I know there are some of you clutching your wine bottles as you read this and still others planning a run to the liquor store to stock up your wine cellars (or basement refrigerators). The news of the wine shortage comes as we head into the holiday season when some of us like to come home and relax with a glass (or two) of wine. It’s one of those things you take for granted. Like water and sunlight, you think that wine is always going to be there for you. But what happens when the world can’t produce enough of it to keep up with our insatiable thirst?
Global Demand of Wine
According to Morgan Stanley, last year there was an undersupply of 300 million cases of wine. Overall the world is consuming more wine than ever. Last year there was a 1% increase on the global demand of wine. 1% doesn’t seem like a whole lot, but when you put the figures next to the global decrease in production of 5%, you can see where this could cause a problem.
Related Article: How to BYOB Better
The top wine consuming countries are France and America. There has also been increased demand for wine in China due to an increase in the standard of living and the booming economy. In America, although we consume a large amount of the world’s wine (and we are growing thirstier every year), we only produce about 8%. According to Morgan Stanley, the United States has peaked when it comes to production.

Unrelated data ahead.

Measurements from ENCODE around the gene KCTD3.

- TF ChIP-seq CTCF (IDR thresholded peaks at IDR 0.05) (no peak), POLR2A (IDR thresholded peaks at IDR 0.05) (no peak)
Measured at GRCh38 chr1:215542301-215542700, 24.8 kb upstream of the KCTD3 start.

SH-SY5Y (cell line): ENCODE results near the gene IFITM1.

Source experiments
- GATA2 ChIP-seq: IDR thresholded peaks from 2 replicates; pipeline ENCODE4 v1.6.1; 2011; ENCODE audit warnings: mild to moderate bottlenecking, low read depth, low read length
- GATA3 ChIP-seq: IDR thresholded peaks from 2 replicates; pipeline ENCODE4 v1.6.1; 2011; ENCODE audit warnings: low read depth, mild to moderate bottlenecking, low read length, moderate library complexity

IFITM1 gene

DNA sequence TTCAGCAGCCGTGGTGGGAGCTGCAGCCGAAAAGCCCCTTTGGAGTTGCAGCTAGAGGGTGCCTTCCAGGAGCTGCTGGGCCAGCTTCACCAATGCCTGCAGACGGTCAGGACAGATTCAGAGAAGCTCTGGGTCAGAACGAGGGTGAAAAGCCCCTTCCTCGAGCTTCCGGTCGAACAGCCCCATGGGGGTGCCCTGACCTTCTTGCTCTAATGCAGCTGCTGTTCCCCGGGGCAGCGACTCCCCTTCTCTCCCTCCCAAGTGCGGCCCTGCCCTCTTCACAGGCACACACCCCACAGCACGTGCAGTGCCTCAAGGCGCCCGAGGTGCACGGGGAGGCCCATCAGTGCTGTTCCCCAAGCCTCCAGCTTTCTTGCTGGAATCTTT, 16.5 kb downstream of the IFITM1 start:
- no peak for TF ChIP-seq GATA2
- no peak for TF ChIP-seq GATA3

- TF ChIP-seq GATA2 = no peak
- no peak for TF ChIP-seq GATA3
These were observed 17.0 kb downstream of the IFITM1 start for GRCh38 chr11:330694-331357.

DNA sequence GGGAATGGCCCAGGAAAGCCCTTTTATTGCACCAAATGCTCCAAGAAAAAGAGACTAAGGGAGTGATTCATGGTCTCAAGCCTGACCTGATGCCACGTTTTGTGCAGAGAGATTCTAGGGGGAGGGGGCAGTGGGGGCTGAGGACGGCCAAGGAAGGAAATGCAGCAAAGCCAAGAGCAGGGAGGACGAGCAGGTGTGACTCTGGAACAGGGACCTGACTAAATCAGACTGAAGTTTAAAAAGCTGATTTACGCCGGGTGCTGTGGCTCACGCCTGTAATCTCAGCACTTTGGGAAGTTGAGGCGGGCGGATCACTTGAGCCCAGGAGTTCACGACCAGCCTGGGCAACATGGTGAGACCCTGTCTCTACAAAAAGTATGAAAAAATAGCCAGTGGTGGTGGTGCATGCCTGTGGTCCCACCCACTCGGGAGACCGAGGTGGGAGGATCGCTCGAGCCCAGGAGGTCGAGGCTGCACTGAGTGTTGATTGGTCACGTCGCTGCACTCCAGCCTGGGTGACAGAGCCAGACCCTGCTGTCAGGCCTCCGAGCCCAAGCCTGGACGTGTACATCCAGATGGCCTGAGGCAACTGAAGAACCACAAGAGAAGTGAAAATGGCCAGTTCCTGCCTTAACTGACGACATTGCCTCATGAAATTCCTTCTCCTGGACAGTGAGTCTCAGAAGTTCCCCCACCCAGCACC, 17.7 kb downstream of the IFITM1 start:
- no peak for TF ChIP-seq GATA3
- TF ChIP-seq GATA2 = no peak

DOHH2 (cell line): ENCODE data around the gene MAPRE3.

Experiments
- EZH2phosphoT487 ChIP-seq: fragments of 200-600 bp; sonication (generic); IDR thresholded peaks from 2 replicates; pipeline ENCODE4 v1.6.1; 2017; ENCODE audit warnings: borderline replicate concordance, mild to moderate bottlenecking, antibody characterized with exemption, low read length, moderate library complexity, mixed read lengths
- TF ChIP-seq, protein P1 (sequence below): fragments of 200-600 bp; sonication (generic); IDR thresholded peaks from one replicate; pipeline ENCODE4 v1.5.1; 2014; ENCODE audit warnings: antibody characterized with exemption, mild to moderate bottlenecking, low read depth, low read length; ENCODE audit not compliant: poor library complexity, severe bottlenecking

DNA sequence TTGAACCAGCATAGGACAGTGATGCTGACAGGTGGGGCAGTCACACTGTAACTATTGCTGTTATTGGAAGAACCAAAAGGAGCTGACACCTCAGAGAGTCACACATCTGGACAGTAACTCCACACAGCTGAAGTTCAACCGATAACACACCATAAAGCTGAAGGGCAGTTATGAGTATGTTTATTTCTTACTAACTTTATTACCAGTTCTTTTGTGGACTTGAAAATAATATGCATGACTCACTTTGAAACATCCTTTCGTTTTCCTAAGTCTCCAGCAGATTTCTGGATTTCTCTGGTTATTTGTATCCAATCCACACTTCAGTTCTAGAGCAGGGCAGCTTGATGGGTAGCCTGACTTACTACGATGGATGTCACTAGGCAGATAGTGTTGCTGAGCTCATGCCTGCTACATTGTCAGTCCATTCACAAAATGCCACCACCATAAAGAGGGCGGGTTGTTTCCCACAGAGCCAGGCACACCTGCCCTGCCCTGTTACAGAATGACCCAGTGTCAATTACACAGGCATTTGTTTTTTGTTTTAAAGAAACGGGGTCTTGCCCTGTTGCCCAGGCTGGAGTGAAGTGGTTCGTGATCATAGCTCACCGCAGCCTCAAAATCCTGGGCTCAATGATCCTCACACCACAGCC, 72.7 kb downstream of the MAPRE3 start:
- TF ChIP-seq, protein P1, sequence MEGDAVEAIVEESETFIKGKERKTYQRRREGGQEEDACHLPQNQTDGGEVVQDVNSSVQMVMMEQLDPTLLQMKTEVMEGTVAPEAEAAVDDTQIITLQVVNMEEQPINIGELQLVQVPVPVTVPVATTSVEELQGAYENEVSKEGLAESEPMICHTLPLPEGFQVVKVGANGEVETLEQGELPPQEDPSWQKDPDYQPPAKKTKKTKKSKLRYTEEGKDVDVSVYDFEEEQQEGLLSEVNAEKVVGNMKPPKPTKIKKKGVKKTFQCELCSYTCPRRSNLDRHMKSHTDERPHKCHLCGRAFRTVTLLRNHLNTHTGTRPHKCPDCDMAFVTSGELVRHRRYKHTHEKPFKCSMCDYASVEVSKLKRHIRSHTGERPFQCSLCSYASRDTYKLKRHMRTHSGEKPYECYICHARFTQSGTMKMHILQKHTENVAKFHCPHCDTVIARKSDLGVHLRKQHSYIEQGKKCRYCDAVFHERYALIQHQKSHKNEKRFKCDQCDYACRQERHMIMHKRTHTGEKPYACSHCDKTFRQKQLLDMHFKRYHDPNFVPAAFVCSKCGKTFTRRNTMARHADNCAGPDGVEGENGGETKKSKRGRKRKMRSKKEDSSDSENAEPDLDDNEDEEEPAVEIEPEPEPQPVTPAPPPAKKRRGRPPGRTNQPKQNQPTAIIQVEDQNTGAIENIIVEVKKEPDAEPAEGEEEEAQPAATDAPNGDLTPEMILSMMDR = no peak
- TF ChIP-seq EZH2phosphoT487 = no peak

What’s Driving the Shortage?
It’s no secret we have been seeing some extreme weather patterns all over the world. If that weather hits a region that is a wine supplier, it can be devastating for the crop that year. The decrease in global production last year was primarily due to the bad weather in France and Argentina. Since France is the top wine producing country in the world, a bad season due to weather can greatly impact the world’s supply.
Although winemaking is on the rise and grapes are a renewable resource, it still takes years from the time you plant a vine until you get mature grapes that can be used in winemaking. It could take about 3 years to see a decent supply of grapes (depending on the climate) and sometimes a few more until the vines reach full maturity and produce heavy crop.
Even if more vines were planted now to keep up with demand, it could be at least a few years until they would see the fruits of their labor. Morgan Stanley has gone so far as to say that the output from the United States, New Zealand, Chile, Argentina and South Africa has peaked.
There is a light at the end of the tunnel. 2013 is looking to be the best production in seven years according to the International Organization of Vine and Wine and they also feel that consumption may be starting to stabilize.
Are we heading for a wine-demic? Should wine drinkers rethink their drink of choice? I wouldn’t go that far. Will we see increased pricing due to this shortage? That’s a real possibility. I don’t believe that we will really feel the pinch for some time due to current wine reserves and what’s currently out there in the market. Since the US consumes and produces a large amount of the red (and white) stuff, I don’t believe that it would really be felt here like it would in other smaller countries anyway.
What are your thoughts on the wine shortage? How do you think it will affect you?
Related Article: 3 Simple Ways to Save on Wine
Photo Credit: Uncalno